- Total overtime earnings for the workweek.
- All additions to or deductions from the employee's wages.
- Total wages paid each pay period.
- Date of payment and the pay period covered by the payment.
Of course, there are other things that you need to consider such as collective bargaining agreements and other related laws such as the FMLA – Family and Medical Leave Act.
Is your head spinning already?
Don’t worry, you’re not alone.
When it comes to tracking overtime effectively and efficiently, we need to talk about the T Word.Technology.
Technology’s Dual Role in Overtime Tracking
From where we stand, technology plays a two-pronged role to help you monitor the overtime hours of your employees effectively:
Let’s take a look at each.
Using Technology for Overtime Tracking and Compliance
The first step to effectively track your employees’ overtime is to accurately track the number of hours they spend at work.
While all successful employee-employer relationships are built on trust, denying the possibility that the employees who will be eligible for overtime pay when the new rule takes effect will pad their hours to earn more is — quite frankly — naive.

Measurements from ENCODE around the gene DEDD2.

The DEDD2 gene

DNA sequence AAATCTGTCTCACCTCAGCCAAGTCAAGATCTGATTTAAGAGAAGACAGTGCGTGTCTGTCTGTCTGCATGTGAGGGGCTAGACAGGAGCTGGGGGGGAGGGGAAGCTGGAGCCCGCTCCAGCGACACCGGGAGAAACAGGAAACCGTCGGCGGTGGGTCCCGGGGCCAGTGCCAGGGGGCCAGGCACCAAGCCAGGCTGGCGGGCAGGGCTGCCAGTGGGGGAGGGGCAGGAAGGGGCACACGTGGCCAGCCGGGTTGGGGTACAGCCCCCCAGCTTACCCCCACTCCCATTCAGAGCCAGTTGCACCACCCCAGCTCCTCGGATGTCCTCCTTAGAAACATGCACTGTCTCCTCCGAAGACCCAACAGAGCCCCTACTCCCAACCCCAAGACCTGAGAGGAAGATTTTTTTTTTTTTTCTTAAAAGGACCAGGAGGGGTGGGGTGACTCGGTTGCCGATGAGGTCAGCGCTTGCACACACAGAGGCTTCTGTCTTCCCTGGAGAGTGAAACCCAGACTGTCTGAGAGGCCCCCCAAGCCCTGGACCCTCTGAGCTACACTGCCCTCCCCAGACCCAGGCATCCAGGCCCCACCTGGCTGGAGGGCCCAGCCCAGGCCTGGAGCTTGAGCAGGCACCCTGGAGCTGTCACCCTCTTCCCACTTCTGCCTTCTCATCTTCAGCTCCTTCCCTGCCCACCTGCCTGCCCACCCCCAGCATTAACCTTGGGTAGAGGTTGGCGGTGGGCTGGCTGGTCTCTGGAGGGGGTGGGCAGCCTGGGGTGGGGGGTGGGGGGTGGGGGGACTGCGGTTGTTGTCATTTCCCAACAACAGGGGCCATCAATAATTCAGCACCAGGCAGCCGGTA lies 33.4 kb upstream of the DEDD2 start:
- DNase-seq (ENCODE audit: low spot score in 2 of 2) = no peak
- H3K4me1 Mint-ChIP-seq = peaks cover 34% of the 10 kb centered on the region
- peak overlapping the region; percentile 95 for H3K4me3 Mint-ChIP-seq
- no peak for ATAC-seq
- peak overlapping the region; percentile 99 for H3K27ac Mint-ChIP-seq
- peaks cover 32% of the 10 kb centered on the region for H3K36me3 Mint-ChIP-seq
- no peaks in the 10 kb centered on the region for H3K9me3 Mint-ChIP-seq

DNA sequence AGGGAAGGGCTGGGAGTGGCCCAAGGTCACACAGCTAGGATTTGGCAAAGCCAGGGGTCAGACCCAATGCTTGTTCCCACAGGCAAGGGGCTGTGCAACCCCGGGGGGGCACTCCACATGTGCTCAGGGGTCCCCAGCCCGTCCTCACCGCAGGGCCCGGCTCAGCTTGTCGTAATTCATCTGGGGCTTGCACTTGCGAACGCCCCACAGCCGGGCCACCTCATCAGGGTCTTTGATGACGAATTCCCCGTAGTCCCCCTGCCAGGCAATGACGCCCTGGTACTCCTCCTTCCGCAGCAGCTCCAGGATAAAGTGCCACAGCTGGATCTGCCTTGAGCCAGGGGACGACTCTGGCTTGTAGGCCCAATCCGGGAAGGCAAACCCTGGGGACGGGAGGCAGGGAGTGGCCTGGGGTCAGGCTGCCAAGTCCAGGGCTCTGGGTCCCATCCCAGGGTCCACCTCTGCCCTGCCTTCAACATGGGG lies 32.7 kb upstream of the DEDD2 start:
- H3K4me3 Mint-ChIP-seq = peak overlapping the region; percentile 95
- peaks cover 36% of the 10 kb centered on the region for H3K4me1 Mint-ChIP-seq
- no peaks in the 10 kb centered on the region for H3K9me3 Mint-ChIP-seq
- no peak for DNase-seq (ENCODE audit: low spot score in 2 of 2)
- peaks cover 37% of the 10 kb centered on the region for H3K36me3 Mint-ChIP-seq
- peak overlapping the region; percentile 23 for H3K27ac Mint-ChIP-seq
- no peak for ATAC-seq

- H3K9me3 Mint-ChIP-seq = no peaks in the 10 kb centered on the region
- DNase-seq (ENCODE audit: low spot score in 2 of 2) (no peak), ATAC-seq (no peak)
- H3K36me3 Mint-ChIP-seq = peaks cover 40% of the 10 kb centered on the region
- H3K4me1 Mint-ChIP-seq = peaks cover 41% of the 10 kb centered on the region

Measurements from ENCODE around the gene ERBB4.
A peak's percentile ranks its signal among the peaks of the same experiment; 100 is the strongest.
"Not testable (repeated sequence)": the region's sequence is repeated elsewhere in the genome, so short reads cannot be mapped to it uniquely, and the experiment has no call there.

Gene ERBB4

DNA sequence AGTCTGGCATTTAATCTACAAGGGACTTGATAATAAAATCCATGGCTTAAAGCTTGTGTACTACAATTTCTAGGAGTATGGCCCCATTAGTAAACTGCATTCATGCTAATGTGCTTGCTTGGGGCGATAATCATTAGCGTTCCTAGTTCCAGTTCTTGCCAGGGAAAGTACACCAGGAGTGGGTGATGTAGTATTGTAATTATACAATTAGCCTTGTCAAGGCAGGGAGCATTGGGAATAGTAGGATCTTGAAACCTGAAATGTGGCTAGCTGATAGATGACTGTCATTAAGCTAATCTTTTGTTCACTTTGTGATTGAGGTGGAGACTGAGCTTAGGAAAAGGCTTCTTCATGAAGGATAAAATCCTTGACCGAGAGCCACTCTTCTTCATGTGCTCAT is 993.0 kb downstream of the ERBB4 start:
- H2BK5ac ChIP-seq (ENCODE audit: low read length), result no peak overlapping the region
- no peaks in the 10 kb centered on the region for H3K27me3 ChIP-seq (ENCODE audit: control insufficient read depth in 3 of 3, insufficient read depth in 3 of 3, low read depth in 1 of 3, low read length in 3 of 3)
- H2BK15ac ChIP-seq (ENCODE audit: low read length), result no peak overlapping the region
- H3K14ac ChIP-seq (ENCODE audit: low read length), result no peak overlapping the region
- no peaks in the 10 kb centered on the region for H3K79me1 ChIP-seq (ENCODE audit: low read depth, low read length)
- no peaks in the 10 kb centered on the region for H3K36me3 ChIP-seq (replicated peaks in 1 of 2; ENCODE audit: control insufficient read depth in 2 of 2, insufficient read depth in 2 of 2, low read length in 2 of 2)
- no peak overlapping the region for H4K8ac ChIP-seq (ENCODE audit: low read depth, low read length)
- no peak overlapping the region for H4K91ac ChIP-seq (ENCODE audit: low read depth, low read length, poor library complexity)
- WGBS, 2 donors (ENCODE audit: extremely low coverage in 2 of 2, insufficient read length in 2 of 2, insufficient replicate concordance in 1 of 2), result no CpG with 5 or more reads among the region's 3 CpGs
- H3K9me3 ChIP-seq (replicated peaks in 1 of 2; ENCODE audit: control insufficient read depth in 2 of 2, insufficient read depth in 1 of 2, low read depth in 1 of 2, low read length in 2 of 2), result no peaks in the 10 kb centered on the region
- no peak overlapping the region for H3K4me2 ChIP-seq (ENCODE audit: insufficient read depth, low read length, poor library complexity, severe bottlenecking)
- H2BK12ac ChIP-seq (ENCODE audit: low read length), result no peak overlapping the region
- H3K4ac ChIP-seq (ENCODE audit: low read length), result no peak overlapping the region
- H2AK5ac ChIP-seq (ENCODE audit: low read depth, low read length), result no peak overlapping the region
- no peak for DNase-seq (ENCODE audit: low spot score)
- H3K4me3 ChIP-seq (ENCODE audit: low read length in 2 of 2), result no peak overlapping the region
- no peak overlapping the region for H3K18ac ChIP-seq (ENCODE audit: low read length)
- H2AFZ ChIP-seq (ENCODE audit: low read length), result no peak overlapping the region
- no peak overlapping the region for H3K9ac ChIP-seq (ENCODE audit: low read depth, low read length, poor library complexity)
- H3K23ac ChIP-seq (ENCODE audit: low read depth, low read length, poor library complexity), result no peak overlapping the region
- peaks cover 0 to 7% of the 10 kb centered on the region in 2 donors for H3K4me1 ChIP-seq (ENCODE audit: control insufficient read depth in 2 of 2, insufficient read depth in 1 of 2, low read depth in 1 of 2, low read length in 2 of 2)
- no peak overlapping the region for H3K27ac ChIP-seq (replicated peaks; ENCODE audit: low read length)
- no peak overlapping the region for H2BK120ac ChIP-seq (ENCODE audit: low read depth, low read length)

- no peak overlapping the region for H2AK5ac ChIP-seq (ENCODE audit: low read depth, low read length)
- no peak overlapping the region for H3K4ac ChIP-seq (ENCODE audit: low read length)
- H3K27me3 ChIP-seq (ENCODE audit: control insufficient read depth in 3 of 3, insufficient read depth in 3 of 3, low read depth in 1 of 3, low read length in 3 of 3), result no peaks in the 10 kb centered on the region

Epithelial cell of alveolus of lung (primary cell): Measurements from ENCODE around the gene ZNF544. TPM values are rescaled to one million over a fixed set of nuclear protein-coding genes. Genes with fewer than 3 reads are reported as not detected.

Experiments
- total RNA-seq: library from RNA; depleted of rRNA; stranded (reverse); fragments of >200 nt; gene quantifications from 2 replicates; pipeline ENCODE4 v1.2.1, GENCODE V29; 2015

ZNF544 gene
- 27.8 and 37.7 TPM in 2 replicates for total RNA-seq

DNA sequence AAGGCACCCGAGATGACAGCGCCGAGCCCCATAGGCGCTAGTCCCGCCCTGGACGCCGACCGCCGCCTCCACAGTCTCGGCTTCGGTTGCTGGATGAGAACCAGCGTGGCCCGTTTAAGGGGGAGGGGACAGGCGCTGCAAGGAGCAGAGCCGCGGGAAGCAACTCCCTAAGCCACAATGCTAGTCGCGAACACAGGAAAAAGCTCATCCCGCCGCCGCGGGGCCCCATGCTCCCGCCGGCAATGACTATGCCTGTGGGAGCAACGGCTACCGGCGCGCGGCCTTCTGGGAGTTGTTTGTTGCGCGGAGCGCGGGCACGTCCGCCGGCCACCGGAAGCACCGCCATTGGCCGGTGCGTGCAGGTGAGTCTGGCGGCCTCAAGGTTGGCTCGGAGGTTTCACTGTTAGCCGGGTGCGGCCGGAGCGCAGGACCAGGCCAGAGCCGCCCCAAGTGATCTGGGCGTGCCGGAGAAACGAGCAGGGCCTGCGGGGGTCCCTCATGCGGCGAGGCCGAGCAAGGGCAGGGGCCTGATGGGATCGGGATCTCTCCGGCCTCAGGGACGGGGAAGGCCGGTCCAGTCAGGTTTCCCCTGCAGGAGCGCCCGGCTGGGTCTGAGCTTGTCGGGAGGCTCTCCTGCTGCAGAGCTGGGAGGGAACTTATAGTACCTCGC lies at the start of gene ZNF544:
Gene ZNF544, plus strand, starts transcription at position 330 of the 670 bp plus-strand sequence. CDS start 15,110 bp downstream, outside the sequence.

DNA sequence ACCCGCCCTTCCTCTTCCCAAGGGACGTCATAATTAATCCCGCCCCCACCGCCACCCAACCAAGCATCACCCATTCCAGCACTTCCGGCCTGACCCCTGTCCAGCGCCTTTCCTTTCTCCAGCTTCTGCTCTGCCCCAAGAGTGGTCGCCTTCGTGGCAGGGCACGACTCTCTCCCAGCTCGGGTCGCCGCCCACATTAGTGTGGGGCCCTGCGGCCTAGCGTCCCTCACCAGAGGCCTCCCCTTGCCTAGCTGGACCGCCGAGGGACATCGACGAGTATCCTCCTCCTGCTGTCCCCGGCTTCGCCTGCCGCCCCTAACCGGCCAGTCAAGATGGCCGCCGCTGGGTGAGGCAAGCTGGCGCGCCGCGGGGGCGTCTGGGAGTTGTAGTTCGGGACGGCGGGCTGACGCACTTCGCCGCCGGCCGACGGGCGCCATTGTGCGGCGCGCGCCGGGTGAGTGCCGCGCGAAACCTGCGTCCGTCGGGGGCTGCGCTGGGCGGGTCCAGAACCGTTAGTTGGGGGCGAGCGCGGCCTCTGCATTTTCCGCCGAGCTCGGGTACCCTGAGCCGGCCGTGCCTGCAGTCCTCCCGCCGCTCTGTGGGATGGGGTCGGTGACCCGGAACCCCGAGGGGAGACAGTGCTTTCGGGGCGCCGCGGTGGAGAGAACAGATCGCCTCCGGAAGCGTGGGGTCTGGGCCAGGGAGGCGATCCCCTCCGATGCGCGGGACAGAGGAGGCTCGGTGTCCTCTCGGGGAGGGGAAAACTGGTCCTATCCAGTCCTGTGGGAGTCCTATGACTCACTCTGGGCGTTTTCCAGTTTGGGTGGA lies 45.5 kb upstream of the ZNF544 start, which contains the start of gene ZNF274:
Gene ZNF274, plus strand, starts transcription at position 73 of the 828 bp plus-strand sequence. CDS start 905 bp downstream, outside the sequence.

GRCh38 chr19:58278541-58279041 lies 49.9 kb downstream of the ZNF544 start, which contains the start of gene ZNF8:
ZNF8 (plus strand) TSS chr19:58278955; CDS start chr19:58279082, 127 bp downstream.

In fact, even without the new rule, 47% of employees have admitted to exaggerating their work hours.
For human resources, manual time tracking has been a boon for decades. Despite the administrative burden caused by manual time tracking methods, it is quite surprising that close to 40% of businesses still use outdated and manual time tracking methods such as mounted wall clocks, paper forms, and paper punch cards.
This creates a big compliance loophole, not just in terms of following the upcoming overtime rule, but other regulatory requirements such as the FMLA.
So, how does technology help in effective time tracking and compliance?
- Automated time tracking apps that run in the background accurately track employee work hours while built-in safeguards prevent exaggeration of work hours.
- Time tracking apps allow HR departments to accurately track employee work hours to make sure they don’t incur back wages and compensate employees who are truly eligible for overtime pay.
- Regulatory changes can be easily entered into comprehensive and integrated human resource management systems which would automatically make system-wide changes across multiple platforms such as payroll, PTO accrual, and overtime eligibility.
If you’ve been delaying adopting automated time tracking apps and HRM technologies in your company, the upcoming new overtime rule is another reason for you to act on it sooner rather than later.